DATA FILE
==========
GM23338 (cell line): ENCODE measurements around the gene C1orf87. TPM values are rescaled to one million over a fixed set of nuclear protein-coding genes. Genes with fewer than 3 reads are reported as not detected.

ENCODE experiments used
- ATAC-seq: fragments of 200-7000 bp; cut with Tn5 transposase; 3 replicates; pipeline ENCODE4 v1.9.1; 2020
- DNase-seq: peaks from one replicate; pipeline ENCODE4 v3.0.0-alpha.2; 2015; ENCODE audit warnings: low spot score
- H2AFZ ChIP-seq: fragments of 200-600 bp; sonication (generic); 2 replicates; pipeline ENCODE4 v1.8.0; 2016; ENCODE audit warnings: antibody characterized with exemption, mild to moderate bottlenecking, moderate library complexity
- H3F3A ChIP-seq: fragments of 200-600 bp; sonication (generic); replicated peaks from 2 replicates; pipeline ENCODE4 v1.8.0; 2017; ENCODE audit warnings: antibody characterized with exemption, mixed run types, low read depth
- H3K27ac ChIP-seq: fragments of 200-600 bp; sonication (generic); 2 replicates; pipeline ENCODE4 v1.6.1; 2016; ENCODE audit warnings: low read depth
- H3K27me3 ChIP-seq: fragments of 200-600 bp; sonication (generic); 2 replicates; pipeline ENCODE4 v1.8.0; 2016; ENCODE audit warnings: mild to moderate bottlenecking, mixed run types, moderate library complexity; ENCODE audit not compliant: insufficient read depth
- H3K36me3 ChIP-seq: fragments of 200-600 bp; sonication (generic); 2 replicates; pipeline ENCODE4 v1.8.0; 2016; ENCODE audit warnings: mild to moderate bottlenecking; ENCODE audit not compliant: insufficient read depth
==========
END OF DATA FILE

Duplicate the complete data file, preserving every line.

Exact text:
GM23338 (cell line): ENCODE measurements around the gene C1orf87. TPM values are rescaled to one million over a fixed set of nuclear protein-coding genes. Genes with fewer than 3 reads are reported as not detected.

ENCODE experiments used
- ATAC-seq: fragments of 200-7000 bp; cut with Tn5 transposase; 3 replicates; pipeline ENCODE4 v1.9.1; 2020
- DNase-seq: peaks from one replicate; pipeline ENCODE4 v3.0.0-alpha.2; 2015; ENCODE audit warnings: low spot score
- H2AFZ ChIP-seq: fragments of 200-600 bp; sonication (generic); 2 replicates; pipeline ENCODE4 v1.8.0; 2016; ENCODE audit warnings: antibody characterized with exemption, mild to moderate bottlenecking, moderate library complexity
- H3F3A ChIP-seq: fragments of 200-600 bp; sonication (generic); replicated peaks from 2 replicates; pipeline ENCODE4 v1.8.0; 2017; ENCODE audit warnings: antibody characterized with exemption, mixed run types, low read depth
- H3K27ac ChIP-seq: fragments of 200-600 bp; sonication (generic); 2 replicates; pipeline ENCODE4 v1.6.1; 2016; ENCODE audit warnings: low read depth
- H3K27me3 ChIP-seq: fragments of 200-600 bp; sonication (generic); 2 replicates; pipeline ENCODE4 v1.8.0; 2016; ENCODE audit warnings: mild to moderate bottlenecking, mixed run types, moderate library complexity; ENCODE audit not compliant: insufficient read depth
- H3K36me3 ChIP-seq: fragments of 200-600 bp; sonication (generic); 2 replicates; pipeline ENCODE4 v1.8.0; 2016; ENCODE audit warnings: mild to moderate bottlenecking; ENCODE audit not compliant: insufficient read depth